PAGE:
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What They Asked for, What They Got, What Remains

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While the strike action has ended for 120,000 Public Service Alliance of Canada (PSAC) workers, 35,000 Canada Revenue Agency (CRA) workers remain on strike.

The 10-day strike came to an end for most striking federal employees on May 1, when it was announced PSAC had reached a tentative agreement with the federal government. Treasury Board President Mona Fortier said the deal was expected to cost taxpayers an estimated $1.3 billion per year.

But the Union of Taxation Employees (UTE)—an arm of PSAC that represents CRA workers—has yet to negotiate a deal with the government. Here’s a look at how the strike has progressed and what demands remain:

What They Asked For

PSAC asked for a 13.5 percent raise for its members over the next three years, due to the rising cost of living, arguing that its workers stepped up during the pandemic and deserve compensation. The government initially offered a 9 percent wage increase over three years, as recommended by the Public Interest Commission.

PSAC also asked for several non-wage benefits, such as employer contributions to its Social Justice Fund, mandatory diversity and inclusion training, and shift premiums for working past 4 p.m. They also asked for employees to be given the option to work from home full-time, instead of the Treasury Board’s proposed “hybrid model.”

The UTE has asked for a 22.5 percent increase over three years, including a 2 percent wage adjustment. This proposal aims to address a wage imbalance between CRA and Canada Border Services Agency employees, with the latter making 9 percent more on average.

The CRA said on April 19 it had made a “fair” offer of 9 percent over three years to the UTE, which mirrors the recommendations of the Public Interest Commission to the PSAC.

“The CRA has made consistent efforts to address the PSAC-UTE’s main priorities, and we remain confident the parties can continue to find areas of potential compromise, through honest discussions and concessions by both sides,” the agency said in a statement.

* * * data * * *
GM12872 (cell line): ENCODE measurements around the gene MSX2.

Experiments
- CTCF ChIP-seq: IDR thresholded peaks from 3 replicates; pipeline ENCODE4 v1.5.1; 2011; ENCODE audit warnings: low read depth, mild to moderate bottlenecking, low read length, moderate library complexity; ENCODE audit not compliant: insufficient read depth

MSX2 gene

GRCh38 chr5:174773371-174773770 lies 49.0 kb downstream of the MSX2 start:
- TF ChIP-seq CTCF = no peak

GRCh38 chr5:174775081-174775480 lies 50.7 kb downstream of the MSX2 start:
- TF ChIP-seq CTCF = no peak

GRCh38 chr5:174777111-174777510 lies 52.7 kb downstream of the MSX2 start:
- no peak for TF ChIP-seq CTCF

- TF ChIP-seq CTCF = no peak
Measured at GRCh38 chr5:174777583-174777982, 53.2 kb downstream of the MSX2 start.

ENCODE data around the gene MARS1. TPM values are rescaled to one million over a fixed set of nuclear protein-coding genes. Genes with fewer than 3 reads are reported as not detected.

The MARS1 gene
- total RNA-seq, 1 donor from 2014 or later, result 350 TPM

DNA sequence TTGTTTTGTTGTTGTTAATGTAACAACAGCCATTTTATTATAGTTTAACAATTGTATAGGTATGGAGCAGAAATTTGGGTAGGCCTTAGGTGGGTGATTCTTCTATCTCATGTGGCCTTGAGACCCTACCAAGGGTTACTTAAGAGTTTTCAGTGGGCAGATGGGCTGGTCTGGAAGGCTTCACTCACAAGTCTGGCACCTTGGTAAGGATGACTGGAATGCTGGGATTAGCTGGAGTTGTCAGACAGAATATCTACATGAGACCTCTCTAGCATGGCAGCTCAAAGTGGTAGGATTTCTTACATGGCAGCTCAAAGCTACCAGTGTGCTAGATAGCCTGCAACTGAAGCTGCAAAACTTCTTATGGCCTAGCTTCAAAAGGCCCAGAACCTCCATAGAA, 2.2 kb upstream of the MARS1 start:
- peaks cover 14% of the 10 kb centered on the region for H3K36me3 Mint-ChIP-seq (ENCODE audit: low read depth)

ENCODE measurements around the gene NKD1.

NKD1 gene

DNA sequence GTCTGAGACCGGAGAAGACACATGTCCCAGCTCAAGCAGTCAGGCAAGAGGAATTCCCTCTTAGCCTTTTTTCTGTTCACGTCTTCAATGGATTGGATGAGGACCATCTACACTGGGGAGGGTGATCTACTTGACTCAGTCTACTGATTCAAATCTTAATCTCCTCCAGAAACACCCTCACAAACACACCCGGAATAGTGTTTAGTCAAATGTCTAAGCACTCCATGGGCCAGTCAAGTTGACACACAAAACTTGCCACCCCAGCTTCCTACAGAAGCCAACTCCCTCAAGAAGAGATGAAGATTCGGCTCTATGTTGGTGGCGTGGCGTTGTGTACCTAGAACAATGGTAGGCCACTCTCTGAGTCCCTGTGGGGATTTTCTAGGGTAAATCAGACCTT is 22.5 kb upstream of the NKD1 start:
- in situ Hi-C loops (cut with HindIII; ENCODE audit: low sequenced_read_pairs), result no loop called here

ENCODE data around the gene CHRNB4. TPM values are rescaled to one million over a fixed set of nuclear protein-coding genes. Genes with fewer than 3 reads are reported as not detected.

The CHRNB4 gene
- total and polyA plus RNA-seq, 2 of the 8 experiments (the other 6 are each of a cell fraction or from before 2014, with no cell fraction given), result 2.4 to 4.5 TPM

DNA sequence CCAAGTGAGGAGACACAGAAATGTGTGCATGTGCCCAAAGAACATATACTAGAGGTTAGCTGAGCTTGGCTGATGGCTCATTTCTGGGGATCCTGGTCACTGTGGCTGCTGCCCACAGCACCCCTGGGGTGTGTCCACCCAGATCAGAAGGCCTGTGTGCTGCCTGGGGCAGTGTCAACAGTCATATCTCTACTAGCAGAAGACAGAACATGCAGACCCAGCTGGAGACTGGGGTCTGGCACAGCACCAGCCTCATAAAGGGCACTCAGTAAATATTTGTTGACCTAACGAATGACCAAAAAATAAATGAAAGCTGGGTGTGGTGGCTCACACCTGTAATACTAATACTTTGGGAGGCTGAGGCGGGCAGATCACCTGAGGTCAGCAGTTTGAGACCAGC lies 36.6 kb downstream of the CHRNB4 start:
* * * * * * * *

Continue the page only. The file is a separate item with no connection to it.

What They Got

On May 1, Mona Fortier announced a tentative deal reached between Ottawa and PSAC. Fortier said the negotiated wage increases of 11.5 percent over four years were “in line with the recommendations of the Public Interest Commission.”

The increase for the Treasury Board workers totals 12.6 percent compounded over the agreements’ lifespan from 2021 to 2024. Additionally, on average, PSAC workers in the Treasury Board will receive a pensionable $2,500 one-time lump sum payment representing an additional 3.7 percent of salary.

“This wasn’t easy. We negotiated, we compromised, and we found creative solutions. And after many long days, nights, and weekends of hard work, we’ve reached fair and competitive deals for employees,” Fortier said.

The deal represents tentative agreements for 120,000 employees in the Education and Library, Program and Administrative, Operational Services, and Technical Services Treasury Board bargaining units. The employees returned to work on May 1.

What Still Remains

While PSAC said issues related to work hours and information management have been resolved, it said negotiations around wages, improved job security, and better protection against jobs being contracted out are still ongoing.

The union is also continuing to push for telework agreements to be enshrined in the collective agreement, as the tentative deal does not include such language. On May 1, Fortier said a joint review will be conducted to update that directive for the post-pandemic era, and “an additional mechanism will help address individual concerns.”

On May 2, the UTE said the CRA was continuing to “play games” by tabling offers “significantly inferior” to the tentative agreement PSAC signed with the Treasury Board.

“They also continue to push for concessions at the table that are simply unacceptable,” the UTE said in a release. “This is a slap in the face to the PSAC-UTE members who have been here for Canadians and this government during the pandemic, not only to resolve tax issues, but to deliver vital emergency financial aid to millions of Canadians, in record time.”

PSAC said if a deal is not reached by May 4, workers plan to picket the Shaw Centre in Ottawa, where the 2023 Liberal National Convention will be held.



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